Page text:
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A Life Lived: Rex Johnson was a people person, sports enthusiast

Rex Johnson was definitely a “people” person. He enjoyed meeting new people, what they had to say, and socializing with friends and having a good conversation and laugh.
“Regardless of where we went, if he seen someone he knew, they were always a good friend,” said his wife, Judy.
Rex, 74, died Feb. 1 after a bout with cancer.
From former workers at TVA to friends at the VFW, Elks Club, National Guard, schoolmates, and breakfast buddies at the Southern Restaurant, all mentioned what a great friend Rex was on the funeral home tribute page.
Rex grew up on Dividing Ridge in Hampton for the most part, but lived other places as well during his growing up years as his father, Eugene Johnson, was a Baptist preacher and had various church assignments. However, he did finish his high school years at Hampton High, where he played football.
After high school, Rex joined the U.S. Navy, and was proud of his military career, which also included 16 years with the Tennessee National Guard. He was also proud of following in his father and grandfather’s footsteps, both of whom served in the U.S. Navy as did his brother, Brad, and a nephew, Shaun. During his stint in the Navy, he served aboard the USS Constellation.
Rex served during the Vietnam era, and always remembered coming home to boos and jeers when he and his comrades stepped off the plane. “He never felt Americans understood the Vietnam War nor appreciated the service of Vietnam veterans,” Judy shared.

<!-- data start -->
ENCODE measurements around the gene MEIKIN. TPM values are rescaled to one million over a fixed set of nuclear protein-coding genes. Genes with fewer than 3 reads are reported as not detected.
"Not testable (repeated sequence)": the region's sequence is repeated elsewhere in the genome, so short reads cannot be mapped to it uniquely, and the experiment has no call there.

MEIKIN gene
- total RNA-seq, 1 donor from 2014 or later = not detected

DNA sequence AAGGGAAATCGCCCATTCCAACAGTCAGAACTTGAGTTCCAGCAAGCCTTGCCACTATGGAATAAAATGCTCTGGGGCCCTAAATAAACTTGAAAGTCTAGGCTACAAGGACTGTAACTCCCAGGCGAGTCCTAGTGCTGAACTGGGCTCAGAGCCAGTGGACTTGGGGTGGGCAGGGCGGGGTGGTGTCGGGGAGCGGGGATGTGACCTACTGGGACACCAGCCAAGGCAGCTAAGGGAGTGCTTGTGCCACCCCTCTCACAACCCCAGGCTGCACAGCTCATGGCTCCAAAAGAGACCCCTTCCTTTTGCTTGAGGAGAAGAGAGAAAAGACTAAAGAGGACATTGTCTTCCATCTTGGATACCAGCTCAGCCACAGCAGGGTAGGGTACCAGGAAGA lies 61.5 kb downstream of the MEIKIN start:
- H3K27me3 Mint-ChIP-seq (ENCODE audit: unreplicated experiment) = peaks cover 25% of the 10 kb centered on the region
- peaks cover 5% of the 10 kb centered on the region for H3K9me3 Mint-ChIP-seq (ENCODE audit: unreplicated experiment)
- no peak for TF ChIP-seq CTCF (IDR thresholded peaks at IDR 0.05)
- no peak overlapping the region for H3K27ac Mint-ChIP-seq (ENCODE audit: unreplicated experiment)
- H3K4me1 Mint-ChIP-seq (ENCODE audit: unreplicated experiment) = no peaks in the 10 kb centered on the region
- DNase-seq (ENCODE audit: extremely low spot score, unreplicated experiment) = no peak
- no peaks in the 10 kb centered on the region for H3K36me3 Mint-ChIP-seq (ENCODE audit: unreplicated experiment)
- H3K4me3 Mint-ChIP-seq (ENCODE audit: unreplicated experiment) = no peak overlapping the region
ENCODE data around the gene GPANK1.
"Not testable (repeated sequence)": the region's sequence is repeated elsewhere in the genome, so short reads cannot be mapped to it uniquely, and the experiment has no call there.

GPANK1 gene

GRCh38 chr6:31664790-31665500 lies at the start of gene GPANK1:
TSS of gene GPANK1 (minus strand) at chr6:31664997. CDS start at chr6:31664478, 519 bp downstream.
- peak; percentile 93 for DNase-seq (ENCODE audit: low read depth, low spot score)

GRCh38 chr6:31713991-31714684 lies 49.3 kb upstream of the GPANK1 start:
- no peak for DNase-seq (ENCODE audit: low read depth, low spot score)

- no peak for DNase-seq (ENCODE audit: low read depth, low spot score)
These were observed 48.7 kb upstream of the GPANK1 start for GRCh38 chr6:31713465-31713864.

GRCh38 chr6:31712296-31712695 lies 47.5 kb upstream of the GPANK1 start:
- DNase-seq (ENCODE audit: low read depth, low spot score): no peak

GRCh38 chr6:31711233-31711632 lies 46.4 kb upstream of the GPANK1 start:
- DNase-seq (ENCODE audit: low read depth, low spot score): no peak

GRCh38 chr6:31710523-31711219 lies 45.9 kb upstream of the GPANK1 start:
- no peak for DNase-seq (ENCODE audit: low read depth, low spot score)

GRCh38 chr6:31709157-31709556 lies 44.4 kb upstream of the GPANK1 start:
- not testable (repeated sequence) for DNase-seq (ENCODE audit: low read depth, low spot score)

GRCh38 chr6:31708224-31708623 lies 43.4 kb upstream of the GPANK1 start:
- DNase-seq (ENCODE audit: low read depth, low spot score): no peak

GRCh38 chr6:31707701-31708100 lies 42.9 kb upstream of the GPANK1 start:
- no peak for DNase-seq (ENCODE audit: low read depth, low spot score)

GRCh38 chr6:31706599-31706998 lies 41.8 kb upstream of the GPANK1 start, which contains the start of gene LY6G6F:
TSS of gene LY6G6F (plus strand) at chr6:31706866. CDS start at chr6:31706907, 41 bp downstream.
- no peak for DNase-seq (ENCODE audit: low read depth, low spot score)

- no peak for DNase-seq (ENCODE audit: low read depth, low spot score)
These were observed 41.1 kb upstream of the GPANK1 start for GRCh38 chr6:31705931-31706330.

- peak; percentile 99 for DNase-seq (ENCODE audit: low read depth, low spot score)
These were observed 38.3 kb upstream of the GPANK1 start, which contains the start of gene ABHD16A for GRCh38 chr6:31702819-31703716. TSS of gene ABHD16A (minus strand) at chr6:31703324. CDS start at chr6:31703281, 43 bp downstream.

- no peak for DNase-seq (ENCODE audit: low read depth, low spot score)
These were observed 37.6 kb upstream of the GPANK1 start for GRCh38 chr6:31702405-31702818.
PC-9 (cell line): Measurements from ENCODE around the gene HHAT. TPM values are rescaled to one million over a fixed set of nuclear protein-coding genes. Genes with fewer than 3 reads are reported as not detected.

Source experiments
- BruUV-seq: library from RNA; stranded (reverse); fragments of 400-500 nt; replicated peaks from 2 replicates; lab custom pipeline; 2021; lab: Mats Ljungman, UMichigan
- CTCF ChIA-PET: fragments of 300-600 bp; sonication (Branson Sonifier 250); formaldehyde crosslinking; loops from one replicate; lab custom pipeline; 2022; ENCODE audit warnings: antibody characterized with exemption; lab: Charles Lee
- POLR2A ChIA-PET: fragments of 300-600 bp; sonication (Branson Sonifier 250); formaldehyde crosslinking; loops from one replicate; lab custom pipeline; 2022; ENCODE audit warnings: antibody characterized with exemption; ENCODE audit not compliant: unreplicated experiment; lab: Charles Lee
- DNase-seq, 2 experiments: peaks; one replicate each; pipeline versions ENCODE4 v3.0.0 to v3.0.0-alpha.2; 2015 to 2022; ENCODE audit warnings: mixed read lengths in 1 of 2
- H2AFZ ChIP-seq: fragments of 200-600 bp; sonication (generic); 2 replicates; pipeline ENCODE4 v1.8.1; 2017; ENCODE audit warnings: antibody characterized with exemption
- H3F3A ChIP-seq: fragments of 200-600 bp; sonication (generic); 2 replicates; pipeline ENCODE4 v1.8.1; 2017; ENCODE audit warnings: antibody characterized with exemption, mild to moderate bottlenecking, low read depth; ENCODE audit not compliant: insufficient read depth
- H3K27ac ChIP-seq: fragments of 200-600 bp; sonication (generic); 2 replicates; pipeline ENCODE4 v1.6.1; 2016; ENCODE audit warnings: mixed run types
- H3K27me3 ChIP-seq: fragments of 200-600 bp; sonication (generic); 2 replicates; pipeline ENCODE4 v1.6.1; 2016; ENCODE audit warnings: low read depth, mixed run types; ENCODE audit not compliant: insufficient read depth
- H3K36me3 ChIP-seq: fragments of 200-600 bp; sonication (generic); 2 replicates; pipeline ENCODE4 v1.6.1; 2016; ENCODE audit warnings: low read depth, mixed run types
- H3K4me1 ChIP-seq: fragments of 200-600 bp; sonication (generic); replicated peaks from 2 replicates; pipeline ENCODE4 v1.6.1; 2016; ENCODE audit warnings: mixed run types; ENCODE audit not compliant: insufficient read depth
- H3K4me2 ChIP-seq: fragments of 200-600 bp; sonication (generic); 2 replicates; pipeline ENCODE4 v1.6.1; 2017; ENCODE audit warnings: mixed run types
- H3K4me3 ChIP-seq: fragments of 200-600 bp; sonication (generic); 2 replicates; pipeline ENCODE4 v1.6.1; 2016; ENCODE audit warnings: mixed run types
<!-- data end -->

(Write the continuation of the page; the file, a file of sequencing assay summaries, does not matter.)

After his military service, Rex went to work for TVA, serving as a foreman. “He worked out of Knoxville most of the time, and his territory included parts of Kentucky and Alabama as well as an area of Tennessee,” Judy said. “He made many friends on the job.”
Rex was a life-time member of VFW Post No. 2166 and served as Exalted Ruler of Elizabethton Elks Post No. 1847 for six years, and another six years as post treasurer. “He enjoyed his friends at the Elks and VFW and participating in club activities,” his wife said.
In addition to his club activities, Rex almost always had breakfast with friends at the Southern Restaurant.
He was also a big sports enthusiast — car racing, football, basketball, baseball, golf. No matter the sport, he followed it. “When the weekend came, the TV was his. I might as well find something else to do unless I wanted to watch TV with him. He was not one for shopping or going on trips,” Judy said.
“He loved his family — his daughter, Kristen, and a son, Brandon, and his two grandchildren,” his wife shared.
She described Rex as a fun person, who was drawn to activities and places where there were lots of people.
I guess you could say people were Rex Johnson’s bread and butter and his ticket to a good time in life.